Market Process Theory

This overview of the Austrian school of economics' theory of entrepreneurship was originally a college paper by Ken Gaillot.

The study of economics is based on the premise that there exists a regularity in economic phenomena, laws as inescapable as the law of gravity. Economic theory seeks to establish these laws. One essential aspect of economic theory, the theory of the market, tries to explain the relationships observed under a system of private property. Although most economists today follow an equilibrium approach to market theory, the body of market theory associated with the Austrian school provides a better understanding of market processes, being able to explain events that equilibrium analysis cannot.

The Austrian theory of the market is one of market process, of action, change and uncertainty. Exponents of Austrian economics, also called subjectivist economics, explain economic activity in terms of its ultimate cause, purposeful human action. Austrians believe an economic theory is valid for situations in which its assumptions are present, if the theory is logically consistent.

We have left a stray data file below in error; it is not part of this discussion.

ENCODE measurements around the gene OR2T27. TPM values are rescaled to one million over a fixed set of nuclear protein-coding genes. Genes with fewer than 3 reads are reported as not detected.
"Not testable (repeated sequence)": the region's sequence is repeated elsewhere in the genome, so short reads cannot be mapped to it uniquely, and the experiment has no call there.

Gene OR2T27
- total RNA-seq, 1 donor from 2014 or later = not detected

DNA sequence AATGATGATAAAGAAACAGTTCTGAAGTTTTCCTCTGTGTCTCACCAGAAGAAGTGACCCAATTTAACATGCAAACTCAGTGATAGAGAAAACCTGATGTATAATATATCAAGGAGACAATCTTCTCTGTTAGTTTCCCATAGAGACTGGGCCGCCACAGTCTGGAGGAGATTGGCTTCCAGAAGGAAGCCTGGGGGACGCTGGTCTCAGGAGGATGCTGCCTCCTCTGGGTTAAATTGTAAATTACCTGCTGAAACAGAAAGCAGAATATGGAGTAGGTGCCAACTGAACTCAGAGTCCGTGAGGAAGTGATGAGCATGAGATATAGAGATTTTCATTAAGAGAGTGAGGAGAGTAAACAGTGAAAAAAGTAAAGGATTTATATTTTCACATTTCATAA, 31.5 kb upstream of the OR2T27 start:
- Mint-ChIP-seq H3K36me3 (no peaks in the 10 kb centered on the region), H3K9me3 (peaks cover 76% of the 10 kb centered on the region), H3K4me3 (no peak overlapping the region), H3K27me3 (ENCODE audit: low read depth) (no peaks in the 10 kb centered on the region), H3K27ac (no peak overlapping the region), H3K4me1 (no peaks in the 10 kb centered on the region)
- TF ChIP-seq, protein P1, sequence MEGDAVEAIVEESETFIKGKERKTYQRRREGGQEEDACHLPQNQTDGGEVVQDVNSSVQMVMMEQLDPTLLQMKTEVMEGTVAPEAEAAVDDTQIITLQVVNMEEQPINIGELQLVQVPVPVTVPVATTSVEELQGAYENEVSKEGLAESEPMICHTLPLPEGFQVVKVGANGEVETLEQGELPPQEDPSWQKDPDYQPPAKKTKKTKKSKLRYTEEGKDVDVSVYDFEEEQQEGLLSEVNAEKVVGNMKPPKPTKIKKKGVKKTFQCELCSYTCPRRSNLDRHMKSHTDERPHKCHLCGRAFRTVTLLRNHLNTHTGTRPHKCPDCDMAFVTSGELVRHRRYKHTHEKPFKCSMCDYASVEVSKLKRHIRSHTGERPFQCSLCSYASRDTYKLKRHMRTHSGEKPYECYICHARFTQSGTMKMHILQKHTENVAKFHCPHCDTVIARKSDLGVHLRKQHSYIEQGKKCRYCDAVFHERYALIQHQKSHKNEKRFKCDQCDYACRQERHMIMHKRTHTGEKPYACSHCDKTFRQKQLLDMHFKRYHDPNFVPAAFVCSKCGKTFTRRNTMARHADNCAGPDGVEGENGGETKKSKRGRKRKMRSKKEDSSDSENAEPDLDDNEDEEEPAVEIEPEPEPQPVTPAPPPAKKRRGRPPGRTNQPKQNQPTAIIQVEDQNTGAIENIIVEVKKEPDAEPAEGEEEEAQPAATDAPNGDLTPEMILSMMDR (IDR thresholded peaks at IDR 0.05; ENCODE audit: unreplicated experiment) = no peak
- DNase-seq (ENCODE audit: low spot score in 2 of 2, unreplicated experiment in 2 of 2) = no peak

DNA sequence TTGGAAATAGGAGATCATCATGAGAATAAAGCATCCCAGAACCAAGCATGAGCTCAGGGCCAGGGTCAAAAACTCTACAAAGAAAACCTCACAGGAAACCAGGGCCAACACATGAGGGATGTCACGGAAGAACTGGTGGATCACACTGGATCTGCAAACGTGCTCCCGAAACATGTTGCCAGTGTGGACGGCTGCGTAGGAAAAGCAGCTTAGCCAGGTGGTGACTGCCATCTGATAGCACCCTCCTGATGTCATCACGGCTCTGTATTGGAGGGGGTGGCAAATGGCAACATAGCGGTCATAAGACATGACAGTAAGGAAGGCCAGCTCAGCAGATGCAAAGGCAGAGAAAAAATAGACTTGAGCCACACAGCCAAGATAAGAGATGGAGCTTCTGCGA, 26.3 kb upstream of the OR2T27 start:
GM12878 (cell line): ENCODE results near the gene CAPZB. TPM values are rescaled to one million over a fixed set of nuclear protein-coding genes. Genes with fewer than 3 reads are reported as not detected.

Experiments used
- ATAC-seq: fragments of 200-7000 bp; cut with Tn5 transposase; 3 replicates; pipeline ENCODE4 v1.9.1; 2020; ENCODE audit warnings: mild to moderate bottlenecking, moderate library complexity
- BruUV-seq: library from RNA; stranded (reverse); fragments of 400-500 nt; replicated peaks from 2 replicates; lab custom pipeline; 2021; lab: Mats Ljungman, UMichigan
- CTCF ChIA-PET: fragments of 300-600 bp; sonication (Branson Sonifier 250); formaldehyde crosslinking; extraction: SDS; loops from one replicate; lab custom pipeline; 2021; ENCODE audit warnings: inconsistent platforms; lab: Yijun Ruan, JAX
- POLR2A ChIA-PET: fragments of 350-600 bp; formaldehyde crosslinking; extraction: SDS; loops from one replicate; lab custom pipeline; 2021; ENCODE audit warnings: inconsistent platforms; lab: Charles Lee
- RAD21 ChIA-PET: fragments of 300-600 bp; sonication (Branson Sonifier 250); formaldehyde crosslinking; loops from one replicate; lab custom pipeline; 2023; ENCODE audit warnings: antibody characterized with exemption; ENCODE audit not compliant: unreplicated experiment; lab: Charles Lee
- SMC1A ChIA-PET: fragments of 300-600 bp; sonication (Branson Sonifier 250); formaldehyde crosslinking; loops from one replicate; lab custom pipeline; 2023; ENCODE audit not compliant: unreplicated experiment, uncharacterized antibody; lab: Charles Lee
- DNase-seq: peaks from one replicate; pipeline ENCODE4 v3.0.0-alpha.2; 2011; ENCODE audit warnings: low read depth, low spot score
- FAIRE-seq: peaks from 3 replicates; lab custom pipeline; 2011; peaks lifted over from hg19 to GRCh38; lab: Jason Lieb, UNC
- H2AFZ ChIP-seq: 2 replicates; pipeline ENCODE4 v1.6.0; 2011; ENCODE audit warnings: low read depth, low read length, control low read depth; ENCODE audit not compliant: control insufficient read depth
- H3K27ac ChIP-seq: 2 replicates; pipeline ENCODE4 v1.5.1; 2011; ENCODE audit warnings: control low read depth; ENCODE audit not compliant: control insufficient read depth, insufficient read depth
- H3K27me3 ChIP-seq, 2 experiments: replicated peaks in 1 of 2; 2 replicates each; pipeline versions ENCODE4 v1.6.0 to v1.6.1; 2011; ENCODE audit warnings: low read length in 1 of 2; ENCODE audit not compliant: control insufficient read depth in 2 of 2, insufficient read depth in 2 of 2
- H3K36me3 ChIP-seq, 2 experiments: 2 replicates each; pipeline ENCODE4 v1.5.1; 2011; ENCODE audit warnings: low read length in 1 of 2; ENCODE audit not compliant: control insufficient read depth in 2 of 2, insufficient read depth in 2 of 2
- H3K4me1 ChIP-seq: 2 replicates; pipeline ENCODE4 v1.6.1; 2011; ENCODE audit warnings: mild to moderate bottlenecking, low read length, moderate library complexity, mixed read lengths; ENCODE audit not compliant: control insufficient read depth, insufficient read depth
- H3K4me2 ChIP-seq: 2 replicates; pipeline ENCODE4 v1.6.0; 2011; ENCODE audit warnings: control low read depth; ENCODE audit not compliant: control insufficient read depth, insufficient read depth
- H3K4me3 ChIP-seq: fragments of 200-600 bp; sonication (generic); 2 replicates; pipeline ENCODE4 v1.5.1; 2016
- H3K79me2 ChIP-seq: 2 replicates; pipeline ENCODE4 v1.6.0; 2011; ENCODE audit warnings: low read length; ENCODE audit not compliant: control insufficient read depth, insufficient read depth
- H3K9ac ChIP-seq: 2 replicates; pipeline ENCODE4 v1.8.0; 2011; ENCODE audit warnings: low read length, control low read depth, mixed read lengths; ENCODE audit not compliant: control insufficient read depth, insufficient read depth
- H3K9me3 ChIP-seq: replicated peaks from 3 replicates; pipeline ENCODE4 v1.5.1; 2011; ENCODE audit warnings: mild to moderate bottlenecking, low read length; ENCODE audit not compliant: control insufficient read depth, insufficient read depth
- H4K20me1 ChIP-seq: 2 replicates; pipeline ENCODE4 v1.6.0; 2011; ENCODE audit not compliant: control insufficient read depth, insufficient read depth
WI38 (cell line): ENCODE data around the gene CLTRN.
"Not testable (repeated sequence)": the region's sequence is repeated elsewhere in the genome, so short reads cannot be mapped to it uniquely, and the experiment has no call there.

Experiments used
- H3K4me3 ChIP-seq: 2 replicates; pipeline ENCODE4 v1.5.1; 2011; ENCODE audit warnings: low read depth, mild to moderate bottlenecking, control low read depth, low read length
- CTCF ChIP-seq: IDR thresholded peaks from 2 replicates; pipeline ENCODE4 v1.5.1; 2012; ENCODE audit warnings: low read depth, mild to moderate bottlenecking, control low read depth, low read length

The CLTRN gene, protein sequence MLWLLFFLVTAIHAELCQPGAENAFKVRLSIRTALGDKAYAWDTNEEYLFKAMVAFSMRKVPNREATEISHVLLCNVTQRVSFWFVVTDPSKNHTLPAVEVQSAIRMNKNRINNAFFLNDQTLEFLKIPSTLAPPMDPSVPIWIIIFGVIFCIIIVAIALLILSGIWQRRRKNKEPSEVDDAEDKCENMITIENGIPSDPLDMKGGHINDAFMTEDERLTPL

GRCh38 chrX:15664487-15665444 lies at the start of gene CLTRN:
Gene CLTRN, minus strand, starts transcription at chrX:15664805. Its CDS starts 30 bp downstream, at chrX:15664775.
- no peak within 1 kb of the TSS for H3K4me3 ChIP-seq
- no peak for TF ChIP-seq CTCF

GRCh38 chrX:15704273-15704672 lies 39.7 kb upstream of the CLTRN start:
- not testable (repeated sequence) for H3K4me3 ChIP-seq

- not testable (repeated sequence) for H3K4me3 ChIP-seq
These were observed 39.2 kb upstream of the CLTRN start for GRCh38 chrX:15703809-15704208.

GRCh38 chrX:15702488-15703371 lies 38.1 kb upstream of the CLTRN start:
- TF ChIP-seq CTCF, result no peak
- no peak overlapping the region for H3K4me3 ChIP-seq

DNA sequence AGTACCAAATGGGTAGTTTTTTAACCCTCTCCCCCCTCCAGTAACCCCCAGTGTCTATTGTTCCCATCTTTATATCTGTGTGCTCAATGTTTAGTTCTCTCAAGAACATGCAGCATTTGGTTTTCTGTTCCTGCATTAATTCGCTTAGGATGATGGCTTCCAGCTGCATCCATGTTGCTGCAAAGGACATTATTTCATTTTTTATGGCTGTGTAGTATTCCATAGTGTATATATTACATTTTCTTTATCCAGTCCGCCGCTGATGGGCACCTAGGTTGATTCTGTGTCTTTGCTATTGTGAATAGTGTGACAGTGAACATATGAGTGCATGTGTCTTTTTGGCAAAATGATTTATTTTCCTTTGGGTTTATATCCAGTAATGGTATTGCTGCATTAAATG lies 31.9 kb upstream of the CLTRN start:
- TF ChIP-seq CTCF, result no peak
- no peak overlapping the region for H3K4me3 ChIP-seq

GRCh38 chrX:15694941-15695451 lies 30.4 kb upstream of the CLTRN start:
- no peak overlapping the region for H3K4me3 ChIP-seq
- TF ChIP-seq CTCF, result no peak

Conventional neoclassical equilibrium analysis takes a fundamentally different approach. Reality is to be modeled, as it is in the natural sciences, tested against empirical data, and refined if necessary. Models make assumptions to simplify reality and focus on areas of interest. An economic theory is valid for reality if the results it predicts are present in the situation and the theory is logically consistent.